Then there’s the Microsoft Store. It, too, keeps an eye on all the apps under its purview. It will update them daily by default. And you can visit the Library and click the Get updates button any time you like, to force pending updates to be applied to your PC. This button is shown on the upper right in Figure 3.

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Figure 3: Microsoft Store updates apps daily as a background task, but if you click Get updates, you can update any time you like. (Click image to enlarge it.)

Setting aside the items handled by Windows Update and the Microsoft Store updater, then, the actual number of applications that I must track and update on my Windows 10 and 11 PCs usually varies between two dozen and just over sixty, depending on the individual PC.

Next, I’ll explain what’s involved in keeping an application up to date before I introduce a pair of powerful shortcuts to expedite that process.

A general application update approach

In principle, it’s dead simple to decide if a Windows application needs an update. It requires checking the installed application version number on your PC against the current or most recent version number for that application available from its maker. If the number on your PC matches the one from the maker, it’s current and needs no update. If it’s not a match, you’ll need to download the current version and update or install it on your PC to make it current.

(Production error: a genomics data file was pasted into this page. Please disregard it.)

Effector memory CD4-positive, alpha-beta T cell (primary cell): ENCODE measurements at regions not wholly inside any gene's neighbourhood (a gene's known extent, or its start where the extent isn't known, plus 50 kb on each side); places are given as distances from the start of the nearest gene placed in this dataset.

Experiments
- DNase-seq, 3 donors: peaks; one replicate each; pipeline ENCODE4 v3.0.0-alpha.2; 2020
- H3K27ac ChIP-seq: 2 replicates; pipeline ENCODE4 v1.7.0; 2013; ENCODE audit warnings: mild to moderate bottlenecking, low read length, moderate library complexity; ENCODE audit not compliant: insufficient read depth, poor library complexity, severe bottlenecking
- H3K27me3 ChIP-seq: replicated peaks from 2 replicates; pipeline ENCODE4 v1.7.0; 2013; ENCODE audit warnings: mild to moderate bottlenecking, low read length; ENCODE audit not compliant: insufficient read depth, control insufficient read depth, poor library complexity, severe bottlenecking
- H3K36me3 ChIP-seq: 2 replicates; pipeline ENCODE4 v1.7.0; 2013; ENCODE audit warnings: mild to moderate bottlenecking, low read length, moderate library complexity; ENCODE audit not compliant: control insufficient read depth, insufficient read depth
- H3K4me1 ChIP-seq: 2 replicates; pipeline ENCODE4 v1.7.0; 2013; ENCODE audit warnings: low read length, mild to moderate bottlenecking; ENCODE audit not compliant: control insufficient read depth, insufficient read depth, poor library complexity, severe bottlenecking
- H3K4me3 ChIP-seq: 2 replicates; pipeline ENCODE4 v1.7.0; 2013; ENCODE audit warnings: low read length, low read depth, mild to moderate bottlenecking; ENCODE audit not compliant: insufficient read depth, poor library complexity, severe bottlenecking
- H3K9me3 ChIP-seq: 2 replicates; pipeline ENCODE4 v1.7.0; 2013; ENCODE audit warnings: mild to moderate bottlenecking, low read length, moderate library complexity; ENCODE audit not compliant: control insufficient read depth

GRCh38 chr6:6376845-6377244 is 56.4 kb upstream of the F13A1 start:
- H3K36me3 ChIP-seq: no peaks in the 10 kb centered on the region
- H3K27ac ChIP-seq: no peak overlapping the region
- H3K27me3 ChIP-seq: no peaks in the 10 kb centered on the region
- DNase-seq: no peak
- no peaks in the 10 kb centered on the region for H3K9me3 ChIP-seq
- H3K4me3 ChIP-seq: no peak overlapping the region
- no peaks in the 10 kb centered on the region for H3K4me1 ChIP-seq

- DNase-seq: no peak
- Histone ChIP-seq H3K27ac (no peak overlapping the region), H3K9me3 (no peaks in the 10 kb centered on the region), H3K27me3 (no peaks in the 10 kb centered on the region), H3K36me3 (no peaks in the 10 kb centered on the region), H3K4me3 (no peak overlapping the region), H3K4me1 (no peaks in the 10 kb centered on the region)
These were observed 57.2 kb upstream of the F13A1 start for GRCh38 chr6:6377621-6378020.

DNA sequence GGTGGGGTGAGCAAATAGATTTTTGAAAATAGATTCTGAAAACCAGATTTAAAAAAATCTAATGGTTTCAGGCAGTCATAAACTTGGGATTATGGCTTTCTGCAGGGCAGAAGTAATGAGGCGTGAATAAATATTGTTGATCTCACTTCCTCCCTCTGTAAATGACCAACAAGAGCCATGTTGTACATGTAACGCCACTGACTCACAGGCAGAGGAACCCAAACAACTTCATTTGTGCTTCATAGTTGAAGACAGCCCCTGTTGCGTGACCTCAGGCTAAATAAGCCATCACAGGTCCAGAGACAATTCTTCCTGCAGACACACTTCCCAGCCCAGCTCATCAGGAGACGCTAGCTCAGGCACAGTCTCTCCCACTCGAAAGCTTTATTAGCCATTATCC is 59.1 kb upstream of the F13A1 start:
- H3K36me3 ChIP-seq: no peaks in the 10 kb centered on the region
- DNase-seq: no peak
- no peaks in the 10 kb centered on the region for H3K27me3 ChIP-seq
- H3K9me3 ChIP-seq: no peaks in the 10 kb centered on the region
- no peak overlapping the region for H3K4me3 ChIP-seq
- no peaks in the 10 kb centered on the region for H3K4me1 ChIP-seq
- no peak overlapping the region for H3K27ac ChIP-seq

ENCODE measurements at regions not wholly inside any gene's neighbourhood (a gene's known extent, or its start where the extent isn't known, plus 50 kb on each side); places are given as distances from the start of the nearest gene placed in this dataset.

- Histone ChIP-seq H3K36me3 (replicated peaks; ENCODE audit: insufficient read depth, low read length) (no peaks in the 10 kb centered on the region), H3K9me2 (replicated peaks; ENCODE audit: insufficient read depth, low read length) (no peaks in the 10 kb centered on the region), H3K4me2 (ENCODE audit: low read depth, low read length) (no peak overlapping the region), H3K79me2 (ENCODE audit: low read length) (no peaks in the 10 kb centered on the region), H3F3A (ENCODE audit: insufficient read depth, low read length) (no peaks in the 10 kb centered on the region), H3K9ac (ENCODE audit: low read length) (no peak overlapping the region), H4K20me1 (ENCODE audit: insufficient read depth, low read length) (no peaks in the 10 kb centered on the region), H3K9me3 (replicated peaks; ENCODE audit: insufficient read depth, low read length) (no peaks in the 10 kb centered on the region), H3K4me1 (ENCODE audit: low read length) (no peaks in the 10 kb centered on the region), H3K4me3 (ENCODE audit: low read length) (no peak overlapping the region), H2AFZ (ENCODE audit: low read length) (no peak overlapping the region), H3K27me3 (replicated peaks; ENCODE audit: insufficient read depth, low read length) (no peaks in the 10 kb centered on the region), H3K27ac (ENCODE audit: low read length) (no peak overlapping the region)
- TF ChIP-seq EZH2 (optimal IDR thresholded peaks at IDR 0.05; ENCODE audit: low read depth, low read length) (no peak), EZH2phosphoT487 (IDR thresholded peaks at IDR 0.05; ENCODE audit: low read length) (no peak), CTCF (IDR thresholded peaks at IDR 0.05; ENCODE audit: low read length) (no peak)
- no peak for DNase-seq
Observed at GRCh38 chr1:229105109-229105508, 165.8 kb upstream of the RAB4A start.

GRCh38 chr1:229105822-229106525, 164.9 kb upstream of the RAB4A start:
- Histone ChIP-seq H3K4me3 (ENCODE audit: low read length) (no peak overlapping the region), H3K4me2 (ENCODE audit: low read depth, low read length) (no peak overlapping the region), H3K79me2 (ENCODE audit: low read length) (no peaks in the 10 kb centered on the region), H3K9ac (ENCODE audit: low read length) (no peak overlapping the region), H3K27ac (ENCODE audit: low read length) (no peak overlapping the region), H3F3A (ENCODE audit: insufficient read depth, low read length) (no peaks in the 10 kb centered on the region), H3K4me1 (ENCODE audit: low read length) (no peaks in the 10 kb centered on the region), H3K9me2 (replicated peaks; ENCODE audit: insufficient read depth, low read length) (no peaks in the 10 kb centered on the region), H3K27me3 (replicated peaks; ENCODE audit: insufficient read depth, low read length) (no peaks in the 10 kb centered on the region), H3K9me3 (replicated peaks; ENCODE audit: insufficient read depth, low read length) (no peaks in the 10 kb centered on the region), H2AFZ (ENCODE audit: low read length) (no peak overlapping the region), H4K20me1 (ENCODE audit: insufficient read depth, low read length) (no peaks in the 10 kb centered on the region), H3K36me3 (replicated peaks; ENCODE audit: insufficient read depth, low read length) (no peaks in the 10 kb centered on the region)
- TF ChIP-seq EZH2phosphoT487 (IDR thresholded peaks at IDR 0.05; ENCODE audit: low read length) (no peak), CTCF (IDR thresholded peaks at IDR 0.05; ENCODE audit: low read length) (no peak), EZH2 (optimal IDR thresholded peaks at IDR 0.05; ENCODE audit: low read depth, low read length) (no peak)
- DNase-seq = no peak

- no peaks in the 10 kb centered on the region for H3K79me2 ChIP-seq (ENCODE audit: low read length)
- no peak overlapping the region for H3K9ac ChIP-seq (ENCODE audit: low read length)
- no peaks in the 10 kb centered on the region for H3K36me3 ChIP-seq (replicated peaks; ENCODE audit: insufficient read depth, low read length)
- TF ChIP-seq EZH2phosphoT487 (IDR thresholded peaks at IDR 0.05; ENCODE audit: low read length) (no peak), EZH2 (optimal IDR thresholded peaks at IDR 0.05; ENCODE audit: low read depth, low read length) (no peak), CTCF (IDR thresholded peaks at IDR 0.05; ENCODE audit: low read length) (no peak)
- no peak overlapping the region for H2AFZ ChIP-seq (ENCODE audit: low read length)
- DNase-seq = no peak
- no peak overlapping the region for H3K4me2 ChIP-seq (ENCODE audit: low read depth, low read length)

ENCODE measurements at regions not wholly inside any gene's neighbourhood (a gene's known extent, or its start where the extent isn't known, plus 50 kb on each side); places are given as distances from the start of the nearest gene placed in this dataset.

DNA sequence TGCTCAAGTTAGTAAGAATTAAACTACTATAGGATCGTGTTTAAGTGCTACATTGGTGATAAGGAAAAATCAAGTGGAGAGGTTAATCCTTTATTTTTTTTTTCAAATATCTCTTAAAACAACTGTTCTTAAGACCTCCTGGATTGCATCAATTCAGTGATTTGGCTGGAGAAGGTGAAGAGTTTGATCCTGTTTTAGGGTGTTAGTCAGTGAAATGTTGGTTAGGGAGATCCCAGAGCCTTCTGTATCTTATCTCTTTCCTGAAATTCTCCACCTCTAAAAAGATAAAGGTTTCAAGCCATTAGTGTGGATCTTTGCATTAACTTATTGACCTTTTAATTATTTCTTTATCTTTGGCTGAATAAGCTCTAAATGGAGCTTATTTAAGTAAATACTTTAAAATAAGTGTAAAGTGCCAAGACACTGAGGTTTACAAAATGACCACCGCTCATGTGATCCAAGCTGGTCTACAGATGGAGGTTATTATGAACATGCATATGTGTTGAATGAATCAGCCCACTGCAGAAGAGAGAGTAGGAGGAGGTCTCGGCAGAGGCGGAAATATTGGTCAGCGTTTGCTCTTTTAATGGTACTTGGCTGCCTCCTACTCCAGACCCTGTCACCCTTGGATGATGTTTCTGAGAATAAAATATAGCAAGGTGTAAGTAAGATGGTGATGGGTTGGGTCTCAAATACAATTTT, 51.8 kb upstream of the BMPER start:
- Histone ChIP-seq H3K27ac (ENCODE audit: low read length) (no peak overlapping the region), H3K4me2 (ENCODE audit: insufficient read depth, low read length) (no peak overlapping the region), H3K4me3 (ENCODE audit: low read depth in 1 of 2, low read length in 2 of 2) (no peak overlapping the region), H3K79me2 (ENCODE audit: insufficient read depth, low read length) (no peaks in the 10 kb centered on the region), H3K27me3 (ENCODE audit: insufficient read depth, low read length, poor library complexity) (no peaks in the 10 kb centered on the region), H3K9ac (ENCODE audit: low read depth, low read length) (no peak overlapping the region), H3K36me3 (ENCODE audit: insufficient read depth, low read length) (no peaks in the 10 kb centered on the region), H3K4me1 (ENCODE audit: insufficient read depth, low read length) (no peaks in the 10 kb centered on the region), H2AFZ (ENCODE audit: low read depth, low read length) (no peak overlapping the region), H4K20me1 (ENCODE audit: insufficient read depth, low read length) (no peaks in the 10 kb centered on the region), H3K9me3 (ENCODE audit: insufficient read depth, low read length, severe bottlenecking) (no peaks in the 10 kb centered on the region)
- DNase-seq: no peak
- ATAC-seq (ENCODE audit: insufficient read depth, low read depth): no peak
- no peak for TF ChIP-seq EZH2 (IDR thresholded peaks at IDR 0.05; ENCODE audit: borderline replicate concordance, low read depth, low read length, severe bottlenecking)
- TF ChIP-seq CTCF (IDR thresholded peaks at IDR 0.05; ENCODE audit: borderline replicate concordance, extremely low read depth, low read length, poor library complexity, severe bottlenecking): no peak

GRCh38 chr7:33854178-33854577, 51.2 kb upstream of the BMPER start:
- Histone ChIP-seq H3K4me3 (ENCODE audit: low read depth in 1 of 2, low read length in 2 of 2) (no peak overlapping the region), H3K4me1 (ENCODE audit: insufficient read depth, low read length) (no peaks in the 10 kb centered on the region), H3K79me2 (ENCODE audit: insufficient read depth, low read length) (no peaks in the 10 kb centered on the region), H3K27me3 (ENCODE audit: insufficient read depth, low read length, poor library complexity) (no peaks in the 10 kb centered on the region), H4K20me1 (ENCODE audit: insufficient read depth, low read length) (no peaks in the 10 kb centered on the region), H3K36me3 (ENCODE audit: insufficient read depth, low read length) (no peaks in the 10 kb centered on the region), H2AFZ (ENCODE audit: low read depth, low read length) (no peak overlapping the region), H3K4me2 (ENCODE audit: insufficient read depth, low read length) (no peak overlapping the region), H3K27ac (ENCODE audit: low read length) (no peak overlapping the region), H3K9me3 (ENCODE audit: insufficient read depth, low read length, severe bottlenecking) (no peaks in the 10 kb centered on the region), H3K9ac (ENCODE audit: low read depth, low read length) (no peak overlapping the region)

Note: In some cases, you may be running a version number on your PC that’s higher than the one labeled as current, latest, or most recent by its maker. This can happen when you decide to install a preview or beta version of software on a PC. In that case, you must check the release number for the maker’s beta or preview releases instead of the general production releases.

Simple it may be, but manually checking version numbers for a few dozen apps — and then downloading and installing those that need updating — is a fool’s game. There’s a better way.

A potent tandem of free update check tools

The two programs I introduce below automate the process of checking application version numbers and installing any necessary updates. If you search the internet for “Windows software updater” or “Windows patching software,” you can find dozens of such tools available. Some of them are free, others come in both free and for-a-fee versions, and still more are available only to those willing to pay to use them. For more information on what’s available in general in this vein, check out Lifehacker’s “Five Best Software Update Tools” or Innovana’s “14 Best Free Software Updater Programs.”

There are lots of options to choose from, so if you decide you don’t like what I’m about to lead you through after some hands-on experience, do please check these lists (and possibly others) to see if you can find similar tools more to your liking. The basic concept is to find one or more update tools that will take the bulk of the application update load off your shoulders and do that work for you.

Option 1: Patch My PC Updater

Patch My PC Updater is a freeware tool for individual users that comes from enterprise patch-management software vendor Patch My PC. It recognizes and automatically handles updates for around 300 different Windows applications. It does so automatically, quickly, and with minimal muss and fuss. I’ve used this tool for nearly six years now and it does the job both nicely and well.

Figure 4 shows the home screen, which tells me that I need to update my copy of TreeSize Free to the current version. Otherwise, 27 out of 28 apps that Patch My PC tracks are up to date.